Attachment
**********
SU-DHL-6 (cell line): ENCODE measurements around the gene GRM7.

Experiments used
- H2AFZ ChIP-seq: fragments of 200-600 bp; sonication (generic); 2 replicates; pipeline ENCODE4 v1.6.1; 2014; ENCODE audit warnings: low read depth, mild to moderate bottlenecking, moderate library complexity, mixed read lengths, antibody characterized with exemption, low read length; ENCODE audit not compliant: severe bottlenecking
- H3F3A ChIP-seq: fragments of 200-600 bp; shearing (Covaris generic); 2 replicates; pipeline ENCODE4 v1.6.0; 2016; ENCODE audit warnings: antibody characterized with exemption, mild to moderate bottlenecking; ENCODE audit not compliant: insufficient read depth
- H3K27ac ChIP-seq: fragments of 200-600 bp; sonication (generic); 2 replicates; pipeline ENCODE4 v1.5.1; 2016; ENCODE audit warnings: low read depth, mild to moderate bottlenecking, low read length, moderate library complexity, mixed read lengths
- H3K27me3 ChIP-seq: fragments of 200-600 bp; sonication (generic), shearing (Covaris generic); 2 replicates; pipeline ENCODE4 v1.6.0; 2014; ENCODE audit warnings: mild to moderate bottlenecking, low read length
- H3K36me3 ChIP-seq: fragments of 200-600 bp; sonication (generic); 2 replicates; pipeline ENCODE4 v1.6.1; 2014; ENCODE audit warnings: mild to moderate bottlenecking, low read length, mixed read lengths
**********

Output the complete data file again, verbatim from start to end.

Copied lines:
SU-DHL-6 (cell line): ENCODE measurements around the gene GRM7.

Experiments used
- H2AFZ ChIP-seq: fragments of 200-600 bp; sonication (generic); 2 replicates; pipeline ENCODE4 v1.6.1; 2014; ENCODE audit warnings: low read depth, mild to moderate bottlenecking, moderate library complexity, mixed read lengths, antibody characterized with exemption, low read length; ENCODE audit not compliant: severe bottlenecking
- H3F3A ChIP-seq: fragments of 200-600 bp; shearing (Covaris generic); 2 replicates; pipeline ENCODE4 v1.6.0; 2016; ENCODE audit warnings: antibody characterized with exemption, mild to moderate bottlenecking; ENCODE audit not compliant: insufficient read depth
- H3K27ac ChIP-seq: fragments of 200-600 bp; sonication (generic); 2 replicates; pipeline ENCODE4 v1.5.1; 2016; ENCODE audit warnings: low read depth, mild to moderate bottlenecking, low read length, moderate library complexity, mixed read lengths
- H3K27me3 ChIP-seq: fragments of 200-600 bp; sonication (generic), shearing (Covaris generic); 2 replicates; pipeline ENCODE4 v1.6.0; 2014; ENCODE audit warnings: mild to moderate bottlenecking, low read length
- H3K36me3 ChIP-seq: fragments of 200-600 bp; sonication (generic); 2 replicates; pipeline ENCODE4 v1.6.1; 2014; ENCODE audit warnings: mild to moderate bottlenecking, low read length, mixed read lengths